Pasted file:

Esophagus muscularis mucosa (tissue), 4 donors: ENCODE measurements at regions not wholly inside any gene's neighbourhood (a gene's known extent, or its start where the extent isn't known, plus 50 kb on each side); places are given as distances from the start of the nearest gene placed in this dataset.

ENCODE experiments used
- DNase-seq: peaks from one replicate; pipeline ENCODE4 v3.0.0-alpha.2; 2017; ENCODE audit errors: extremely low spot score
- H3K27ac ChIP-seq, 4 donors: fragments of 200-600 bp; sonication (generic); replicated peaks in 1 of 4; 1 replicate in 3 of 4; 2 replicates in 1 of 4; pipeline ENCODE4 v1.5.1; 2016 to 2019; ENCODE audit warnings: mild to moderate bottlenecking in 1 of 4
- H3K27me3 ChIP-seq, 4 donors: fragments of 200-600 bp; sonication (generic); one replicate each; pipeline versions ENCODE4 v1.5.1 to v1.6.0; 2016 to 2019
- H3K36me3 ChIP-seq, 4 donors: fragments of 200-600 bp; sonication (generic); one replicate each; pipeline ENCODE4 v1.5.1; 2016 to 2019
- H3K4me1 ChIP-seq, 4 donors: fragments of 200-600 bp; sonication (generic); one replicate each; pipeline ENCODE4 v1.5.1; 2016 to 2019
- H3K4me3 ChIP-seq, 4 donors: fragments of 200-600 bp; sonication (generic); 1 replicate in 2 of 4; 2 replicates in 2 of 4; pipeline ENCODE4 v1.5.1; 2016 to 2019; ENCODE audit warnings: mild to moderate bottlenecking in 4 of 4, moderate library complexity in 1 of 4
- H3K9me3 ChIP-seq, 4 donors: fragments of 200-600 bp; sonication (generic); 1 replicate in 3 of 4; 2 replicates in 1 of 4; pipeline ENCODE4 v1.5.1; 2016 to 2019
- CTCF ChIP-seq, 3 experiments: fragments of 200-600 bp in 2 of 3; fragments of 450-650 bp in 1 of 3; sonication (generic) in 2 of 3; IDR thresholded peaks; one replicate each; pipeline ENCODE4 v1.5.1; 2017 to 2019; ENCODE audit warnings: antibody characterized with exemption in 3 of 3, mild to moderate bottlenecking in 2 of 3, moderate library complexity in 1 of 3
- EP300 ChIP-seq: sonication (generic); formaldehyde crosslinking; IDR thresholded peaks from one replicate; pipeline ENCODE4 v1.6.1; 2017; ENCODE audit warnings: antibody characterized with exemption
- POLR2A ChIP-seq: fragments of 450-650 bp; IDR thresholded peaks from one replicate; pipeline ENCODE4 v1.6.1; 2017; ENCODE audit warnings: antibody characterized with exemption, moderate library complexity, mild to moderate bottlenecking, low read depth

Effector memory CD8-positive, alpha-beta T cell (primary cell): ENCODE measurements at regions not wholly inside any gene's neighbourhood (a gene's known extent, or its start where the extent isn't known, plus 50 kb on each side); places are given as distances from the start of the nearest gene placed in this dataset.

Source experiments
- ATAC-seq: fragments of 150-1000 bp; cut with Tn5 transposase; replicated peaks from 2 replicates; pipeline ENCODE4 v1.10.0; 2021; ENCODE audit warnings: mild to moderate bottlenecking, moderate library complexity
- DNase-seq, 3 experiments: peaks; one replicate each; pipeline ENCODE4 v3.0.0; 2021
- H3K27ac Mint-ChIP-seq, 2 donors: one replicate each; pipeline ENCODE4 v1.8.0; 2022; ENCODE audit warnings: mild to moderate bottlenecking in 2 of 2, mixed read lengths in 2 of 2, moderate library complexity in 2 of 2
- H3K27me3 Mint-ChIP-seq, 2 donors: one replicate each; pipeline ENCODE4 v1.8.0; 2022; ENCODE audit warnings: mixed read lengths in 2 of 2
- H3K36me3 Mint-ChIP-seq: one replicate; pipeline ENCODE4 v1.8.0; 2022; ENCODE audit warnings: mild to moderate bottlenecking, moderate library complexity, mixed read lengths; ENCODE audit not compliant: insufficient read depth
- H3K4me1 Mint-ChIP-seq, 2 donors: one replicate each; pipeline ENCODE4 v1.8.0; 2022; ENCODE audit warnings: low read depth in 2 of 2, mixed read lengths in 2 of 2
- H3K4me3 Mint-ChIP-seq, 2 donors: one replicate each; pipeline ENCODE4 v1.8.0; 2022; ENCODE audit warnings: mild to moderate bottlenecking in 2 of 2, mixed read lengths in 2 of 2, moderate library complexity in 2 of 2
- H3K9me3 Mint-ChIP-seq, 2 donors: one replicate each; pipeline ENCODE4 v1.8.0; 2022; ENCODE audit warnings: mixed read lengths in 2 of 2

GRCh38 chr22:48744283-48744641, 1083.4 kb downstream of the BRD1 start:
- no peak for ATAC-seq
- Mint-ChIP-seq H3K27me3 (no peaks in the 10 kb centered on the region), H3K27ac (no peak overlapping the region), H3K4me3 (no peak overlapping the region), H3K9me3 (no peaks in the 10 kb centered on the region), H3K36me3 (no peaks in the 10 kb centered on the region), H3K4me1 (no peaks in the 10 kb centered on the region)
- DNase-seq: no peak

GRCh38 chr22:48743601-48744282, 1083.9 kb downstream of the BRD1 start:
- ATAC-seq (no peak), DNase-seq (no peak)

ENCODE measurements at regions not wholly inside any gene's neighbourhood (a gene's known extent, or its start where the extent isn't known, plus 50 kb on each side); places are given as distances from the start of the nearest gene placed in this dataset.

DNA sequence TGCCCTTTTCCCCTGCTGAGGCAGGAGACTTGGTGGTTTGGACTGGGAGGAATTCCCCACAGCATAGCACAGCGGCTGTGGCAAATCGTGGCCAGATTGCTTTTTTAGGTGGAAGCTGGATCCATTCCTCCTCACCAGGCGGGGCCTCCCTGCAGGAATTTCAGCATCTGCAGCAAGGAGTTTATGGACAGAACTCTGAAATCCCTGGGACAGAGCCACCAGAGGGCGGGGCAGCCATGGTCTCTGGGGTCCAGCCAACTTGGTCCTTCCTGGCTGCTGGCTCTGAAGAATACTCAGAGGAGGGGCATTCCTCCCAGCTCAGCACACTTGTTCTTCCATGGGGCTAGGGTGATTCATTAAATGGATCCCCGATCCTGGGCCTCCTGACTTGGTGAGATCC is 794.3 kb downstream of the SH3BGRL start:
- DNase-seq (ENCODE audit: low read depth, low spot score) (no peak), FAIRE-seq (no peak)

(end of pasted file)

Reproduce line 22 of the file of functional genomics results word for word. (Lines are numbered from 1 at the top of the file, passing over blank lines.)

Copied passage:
- H3K9me3 Mint-ChIP-seq, 2 donors: one replicate each; pipeline ENCODE4 v1.8.0; 2022; ENCODE audit warnings: mixed read lengths in 2 of 2